New COVID relief payment means return of pandemic scams
Pi(e) Day March 14 and rounded tax form entries

IRS elaborates on delivery of $1,400 COVID relief payments

Treasury check closeup_frankieleon-flickr
U.S. Treasury check image courtesy frankieleon via Flickr

Some people have already received the third economic impact payment (EIP), which is $1,400 per person, as authorized under the just enacted American Rescue Plan. 

Of course, we're already hearing some grumbling. That's to be expected any time the Internal Revenue Service, which once again is tasked with distributing the relief money, is involved.

But at least initially the IRS seems to have the system down after having done this two previous times.

So now we wait. Hopefully we don't have to wait too long.

And while we wait, today's Saturday Shout Out goes to the IRS and its online announcements of how it's doing this EIP3, as this  latest payment has been dubbed by the IRS, job and what to expect. That info can be found in the agency's:

Hurry up and wait: The main thing the IRS is trying to get across to anxious taxpayers eager for their $1,400 (or more if they're married and have families) is that they don't have to do anything but wait.

No action is needed by most of us, says the IRS. If we're eligible, the $1,400 per person payments will be automatic, just like they were for most folks who got the first and second round of 2020's EIPs.

The vast majority of this latest round of EIPs will be by direct deposit, with the first batch, as we've already discovered, arriving this weekend. Additional payments will be sent in the coming weeks by direct deposit and through the mail as a check or debit card.

Filed vs. processed tax returns: Since this weekend feature is designed to let you browse the Shout Out items at your own pace, I'll leave you to it.

But I did want to take a look at one area. Just how will the IRS determine how much EIP3 each of us will (or won't) get?

The amount of EIP3 you get will be based on "the taxpayer's latest processed tax return from either 2020 or 2019. … If the IRS has received and processed a taxpayer's 2020 return, the agency will instead make the calculation based on that return."

Note the phrase "latest process tax return," which I highlighted in the IRS quote above. This means if you just submitted your 2020 Form 1040 and it was accepted, it likely won't be the basis for your EIP3 amount because accepted and processed are two different things. Instead, the agency will use the last completed (i.e., processed) info it has on you from earlier processed return filings.

Or maybe not. Read on.

That statement above about latest processed tax returns was in the IRS' news release. In its separate Fact Sheet, the IRS again says that it will "use available information to determine eligibility and issue the third payment."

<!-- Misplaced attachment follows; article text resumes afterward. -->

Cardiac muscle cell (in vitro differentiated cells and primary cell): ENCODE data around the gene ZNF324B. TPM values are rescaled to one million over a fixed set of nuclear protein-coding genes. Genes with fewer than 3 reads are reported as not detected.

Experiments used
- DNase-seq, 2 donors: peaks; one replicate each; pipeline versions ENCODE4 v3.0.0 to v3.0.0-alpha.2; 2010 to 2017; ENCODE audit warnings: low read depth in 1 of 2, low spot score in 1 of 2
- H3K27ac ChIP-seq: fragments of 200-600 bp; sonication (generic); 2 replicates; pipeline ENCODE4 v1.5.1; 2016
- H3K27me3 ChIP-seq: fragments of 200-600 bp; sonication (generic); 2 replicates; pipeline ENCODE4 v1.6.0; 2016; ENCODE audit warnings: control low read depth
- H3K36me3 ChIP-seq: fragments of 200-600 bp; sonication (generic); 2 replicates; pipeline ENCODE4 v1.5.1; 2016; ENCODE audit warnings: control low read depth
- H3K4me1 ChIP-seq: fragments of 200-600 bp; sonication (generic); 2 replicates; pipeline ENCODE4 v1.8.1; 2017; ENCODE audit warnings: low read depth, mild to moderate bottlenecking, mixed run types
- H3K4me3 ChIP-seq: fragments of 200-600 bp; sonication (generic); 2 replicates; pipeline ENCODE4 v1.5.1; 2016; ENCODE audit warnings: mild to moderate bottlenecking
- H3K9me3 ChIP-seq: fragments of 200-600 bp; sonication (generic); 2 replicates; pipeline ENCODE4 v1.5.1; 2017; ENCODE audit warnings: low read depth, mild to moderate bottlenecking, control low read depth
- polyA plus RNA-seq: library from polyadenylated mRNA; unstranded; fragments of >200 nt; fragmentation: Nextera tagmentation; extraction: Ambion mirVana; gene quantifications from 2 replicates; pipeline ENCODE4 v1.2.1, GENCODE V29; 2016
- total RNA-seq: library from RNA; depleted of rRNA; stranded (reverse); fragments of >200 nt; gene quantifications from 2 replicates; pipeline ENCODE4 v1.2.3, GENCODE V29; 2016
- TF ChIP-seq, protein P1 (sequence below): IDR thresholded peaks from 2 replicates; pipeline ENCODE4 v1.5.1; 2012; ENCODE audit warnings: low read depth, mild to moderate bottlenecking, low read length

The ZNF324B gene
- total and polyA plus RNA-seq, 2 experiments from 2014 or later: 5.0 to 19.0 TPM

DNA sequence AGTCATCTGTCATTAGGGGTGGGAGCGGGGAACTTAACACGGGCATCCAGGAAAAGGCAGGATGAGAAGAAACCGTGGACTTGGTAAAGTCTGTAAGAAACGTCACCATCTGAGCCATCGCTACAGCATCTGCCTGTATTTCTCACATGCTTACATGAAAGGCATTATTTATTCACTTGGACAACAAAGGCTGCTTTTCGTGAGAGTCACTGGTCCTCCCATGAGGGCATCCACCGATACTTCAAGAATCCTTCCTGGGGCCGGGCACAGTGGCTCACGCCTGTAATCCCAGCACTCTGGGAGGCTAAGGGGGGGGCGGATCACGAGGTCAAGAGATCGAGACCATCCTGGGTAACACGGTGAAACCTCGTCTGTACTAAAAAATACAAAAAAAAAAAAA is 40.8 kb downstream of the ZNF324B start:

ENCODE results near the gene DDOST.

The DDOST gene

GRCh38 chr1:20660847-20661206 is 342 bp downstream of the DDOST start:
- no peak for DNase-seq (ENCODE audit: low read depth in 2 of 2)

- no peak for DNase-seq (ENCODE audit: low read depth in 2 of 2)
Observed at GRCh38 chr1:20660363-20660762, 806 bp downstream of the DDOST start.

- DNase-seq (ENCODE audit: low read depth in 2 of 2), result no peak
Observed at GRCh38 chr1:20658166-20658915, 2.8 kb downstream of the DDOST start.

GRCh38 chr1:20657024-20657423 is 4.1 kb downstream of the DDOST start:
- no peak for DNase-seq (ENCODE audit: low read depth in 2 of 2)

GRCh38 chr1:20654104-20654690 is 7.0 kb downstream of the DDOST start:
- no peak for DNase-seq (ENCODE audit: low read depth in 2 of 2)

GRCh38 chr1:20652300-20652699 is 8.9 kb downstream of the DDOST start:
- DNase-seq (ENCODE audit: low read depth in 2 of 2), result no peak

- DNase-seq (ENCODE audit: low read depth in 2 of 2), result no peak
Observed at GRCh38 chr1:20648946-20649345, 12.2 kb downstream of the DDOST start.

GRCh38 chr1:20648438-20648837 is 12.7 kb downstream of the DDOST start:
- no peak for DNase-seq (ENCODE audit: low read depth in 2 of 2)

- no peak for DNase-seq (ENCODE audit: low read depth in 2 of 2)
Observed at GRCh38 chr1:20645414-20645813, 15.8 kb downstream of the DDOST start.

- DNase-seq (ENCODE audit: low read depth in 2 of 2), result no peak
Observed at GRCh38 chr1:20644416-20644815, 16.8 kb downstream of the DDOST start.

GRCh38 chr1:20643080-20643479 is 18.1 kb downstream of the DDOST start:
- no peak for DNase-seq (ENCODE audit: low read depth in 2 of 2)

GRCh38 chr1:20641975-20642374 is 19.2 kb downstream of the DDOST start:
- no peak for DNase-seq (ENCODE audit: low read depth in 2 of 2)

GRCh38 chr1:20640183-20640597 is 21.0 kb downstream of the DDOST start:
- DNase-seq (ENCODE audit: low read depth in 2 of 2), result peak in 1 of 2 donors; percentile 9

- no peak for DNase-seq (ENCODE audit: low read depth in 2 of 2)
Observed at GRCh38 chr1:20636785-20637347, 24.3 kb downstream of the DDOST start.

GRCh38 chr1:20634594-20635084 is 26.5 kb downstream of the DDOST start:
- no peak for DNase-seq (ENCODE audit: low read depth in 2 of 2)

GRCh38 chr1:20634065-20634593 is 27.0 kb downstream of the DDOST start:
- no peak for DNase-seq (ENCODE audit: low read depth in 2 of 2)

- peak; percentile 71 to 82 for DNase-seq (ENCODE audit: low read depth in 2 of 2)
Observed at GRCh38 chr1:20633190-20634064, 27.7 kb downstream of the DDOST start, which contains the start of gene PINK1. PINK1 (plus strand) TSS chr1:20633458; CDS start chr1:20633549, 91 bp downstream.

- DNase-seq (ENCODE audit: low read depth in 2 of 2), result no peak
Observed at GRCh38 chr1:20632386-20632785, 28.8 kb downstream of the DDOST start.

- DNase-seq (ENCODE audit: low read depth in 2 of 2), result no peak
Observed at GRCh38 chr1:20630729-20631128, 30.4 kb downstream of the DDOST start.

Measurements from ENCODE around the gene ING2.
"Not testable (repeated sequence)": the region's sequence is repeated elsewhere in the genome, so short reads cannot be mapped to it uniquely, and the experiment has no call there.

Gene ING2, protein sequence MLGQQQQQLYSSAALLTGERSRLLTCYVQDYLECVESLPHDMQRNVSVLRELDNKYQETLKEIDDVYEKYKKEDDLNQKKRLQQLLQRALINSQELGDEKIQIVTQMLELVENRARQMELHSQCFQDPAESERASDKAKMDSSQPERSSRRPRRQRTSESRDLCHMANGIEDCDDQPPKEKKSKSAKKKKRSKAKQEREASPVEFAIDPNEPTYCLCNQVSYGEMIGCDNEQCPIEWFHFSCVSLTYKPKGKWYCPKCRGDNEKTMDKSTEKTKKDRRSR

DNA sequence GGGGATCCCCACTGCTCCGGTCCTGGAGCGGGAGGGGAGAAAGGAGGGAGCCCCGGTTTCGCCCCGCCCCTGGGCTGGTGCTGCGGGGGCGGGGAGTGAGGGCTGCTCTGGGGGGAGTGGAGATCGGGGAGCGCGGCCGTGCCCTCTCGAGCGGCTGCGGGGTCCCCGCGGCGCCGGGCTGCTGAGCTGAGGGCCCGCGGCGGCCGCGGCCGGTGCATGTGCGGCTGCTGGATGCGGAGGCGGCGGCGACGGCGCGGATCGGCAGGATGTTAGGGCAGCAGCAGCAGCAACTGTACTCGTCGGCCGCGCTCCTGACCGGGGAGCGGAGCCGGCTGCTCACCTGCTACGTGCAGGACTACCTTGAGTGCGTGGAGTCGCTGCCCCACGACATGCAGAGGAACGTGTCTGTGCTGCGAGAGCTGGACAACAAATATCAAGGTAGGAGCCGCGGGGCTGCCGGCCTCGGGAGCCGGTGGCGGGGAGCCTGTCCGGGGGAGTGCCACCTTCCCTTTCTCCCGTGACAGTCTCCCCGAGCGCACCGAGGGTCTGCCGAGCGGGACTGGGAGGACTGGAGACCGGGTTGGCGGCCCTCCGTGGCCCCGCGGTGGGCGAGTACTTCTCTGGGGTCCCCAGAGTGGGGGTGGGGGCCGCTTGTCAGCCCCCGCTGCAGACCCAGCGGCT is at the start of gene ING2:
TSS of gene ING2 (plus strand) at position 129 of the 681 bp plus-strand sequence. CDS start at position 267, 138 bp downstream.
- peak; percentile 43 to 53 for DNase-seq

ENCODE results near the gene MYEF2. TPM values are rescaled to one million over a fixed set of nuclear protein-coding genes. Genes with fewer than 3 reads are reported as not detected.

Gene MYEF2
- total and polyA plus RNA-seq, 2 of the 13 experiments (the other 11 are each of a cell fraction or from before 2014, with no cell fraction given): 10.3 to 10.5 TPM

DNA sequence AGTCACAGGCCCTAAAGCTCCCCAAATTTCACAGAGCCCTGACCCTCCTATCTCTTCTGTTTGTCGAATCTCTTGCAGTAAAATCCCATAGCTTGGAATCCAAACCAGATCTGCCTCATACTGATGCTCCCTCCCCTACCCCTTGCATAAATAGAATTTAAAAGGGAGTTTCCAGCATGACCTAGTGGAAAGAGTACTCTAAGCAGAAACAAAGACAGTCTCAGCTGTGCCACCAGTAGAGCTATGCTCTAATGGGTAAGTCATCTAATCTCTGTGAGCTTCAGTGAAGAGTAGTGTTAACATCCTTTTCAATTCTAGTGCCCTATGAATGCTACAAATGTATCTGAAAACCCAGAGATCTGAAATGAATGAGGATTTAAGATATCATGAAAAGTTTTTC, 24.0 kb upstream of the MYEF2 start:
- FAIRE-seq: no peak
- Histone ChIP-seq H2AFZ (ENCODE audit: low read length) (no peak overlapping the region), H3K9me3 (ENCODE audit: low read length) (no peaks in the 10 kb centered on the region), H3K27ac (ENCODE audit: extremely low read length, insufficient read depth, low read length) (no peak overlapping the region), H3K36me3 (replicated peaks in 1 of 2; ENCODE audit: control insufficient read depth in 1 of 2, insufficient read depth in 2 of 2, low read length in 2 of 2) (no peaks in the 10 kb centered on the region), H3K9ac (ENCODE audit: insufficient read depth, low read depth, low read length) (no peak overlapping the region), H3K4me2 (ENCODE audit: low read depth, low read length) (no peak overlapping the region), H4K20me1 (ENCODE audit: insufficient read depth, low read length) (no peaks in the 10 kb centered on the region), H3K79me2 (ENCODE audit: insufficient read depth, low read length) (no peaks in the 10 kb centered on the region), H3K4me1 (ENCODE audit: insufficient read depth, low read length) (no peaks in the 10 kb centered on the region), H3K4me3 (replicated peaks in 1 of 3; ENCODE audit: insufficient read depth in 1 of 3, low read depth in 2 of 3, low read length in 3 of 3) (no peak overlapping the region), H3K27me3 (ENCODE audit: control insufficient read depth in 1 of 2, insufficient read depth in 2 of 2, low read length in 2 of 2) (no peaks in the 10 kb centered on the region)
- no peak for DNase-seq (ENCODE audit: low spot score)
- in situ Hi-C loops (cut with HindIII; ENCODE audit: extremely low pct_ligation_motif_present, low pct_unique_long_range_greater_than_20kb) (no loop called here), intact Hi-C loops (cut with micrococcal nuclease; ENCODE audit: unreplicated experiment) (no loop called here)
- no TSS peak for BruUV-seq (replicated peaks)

And in the Fact Sheet, the IRS says an EIP3 will go to eligible people who —

  • Filed a 2020 tax return.
  • Filed a 2019 tax return if the 2020 return has not been submitted or processed yet.
  • Did not file a 2020 or 2019 tax return but registered for the first Economic Impact Payment using the special Non-Filers portal last year.
  • Are federal benefit recipients as of December 31, 2020, who do not usually file a tax return and received Social Security and Railroad Retirement Board benefits, Supplemental Security Income (SSI) and Veteran benefit recipients in 2020. The IRS is working with these agencies to get updated information for 2021 to assist with stimulus payments at a date to be determined.

So maybe filing a 2020 tax return alone is sufficient. But I don't want to get your hopes up, so maybe not.

IRS top off: There's also been discussion among tax folks online, aka #TaxTwitter, that if the IRS does issue an EIP3 amount and then find, based on subsequent (or processed) 2020 return information, that it should have been more, the agency will add the coronavirus relief amount to the taxpayer's filing.

I must admit that I share Adam Markowitz's skepticism about this being done, or at least done without a slew of problems.

But we shall see. And my earlier mention of patience notwithstanding, I hope we all shall see soon.

You also might find these items of interest:

 

Coronavirus Caveat & More Information
In 2021, we all still are dealing with extraordinary circumstances,
both in our daily lives and when it comes to our taxes.
The COVID-19 pandemic and efforts to reduce its transmission
and protect ourselves and our families means that,
for the most part, we're focusing on just getting through these trying days.

But life as we knew it before the coronavirus will return,
along with our mundane tax matters.
Here's hoping that happens soon!
In the meantime, you can find more on the virus and its effects on our taxes
by clicking Coronavirus (COVID-19) and Taxes.

 

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Comments

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Eileen Evans

How do I get my children’s Emily switched into another name I have no involvement with the person who got the checks she just gave me them and told me I had to get them re-issue

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